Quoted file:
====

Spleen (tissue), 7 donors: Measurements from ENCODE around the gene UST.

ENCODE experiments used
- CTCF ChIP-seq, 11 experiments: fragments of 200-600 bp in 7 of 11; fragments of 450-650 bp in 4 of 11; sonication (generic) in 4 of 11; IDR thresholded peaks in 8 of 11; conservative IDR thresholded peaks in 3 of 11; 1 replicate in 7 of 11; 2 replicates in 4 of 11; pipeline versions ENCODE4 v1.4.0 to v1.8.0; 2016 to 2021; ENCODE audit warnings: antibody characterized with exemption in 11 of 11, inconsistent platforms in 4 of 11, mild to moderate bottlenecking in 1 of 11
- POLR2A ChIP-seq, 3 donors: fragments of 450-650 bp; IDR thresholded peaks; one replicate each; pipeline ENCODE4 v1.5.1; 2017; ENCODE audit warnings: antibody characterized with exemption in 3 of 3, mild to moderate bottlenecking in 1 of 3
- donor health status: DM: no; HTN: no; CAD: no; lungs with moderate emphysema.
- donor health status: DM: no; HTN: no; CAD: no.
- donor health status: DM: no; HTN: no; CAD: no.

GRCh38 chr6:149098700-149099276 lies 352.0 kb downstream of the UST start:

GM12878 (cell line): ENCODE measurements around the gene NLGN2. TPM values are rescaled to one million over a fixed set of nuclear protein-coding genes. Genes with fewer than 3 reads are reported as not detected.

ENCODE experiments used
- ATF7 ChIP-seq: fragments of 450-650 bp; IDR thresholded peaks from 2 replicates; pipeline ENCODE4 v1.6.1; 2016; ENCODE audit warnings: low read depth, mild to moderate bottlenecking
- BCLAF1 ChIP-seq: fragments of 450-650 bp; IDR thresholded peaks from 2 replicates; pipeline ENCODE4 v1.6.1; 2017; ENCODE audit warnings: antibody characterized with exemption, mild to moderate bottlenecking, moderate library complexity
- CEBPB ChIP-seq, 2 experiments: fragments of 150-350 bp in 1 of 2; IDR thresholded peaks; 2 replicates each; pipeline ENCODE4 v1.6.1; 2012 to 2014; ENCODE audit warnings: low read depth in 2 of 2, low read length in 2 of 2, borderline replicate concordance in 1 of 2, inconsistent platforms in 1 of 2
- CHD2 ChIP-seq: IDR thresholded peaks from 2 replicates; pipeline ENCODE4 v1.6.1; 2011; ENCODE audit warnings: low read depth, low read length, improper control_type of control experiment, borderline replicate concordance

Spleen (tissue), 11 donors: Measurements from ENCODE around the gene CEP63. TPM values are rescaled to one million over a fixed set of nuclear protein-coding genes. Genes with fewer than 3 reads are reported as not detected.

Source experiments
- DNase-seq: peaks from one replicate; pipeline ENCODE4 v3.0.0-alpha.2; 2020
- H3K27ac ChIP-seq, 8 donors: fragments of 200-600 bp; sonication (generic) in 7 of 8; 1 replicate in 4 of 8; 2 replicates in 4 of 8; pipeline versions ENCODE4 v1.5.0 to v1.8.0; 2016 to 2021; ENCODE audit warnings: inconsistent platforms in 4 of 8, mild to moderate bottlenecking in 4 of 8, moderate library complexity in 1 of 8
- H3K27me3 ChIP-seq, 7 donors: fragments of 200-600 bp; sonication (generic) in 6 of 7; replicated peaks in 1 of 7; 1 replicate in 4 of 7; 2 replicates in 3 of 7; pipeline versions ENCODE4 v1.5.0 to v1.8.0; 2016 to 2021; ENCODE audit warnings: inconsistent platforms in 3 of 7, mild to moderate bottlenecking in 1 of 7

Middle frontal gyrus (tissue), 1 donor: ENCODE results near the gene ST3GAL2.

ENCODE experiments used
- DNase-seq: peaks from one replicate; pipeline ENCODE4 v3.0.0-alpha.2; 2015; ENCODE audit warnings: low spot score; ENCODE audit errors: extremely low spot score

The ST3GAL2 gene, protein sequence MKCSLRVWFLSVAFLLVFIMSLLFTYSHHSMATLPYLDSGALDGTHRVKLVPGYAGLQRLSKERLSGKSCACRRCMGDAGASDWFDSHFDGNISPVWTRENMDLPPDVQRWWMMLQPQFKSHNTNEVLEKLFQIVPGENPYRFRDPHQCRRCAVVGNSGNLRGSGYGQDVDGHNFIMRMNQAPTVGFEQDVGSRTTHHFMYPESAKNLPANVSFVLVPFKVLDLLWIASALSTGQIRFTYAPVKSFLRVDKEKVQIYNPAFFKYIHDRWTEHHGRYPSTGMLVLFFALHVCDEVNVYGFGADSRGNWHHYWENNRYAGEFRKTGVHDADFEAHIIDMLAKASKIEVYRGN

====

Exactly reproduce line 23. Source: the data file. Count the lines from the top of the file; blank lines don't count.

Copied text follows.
The ST3GAL2 gene, protein sequence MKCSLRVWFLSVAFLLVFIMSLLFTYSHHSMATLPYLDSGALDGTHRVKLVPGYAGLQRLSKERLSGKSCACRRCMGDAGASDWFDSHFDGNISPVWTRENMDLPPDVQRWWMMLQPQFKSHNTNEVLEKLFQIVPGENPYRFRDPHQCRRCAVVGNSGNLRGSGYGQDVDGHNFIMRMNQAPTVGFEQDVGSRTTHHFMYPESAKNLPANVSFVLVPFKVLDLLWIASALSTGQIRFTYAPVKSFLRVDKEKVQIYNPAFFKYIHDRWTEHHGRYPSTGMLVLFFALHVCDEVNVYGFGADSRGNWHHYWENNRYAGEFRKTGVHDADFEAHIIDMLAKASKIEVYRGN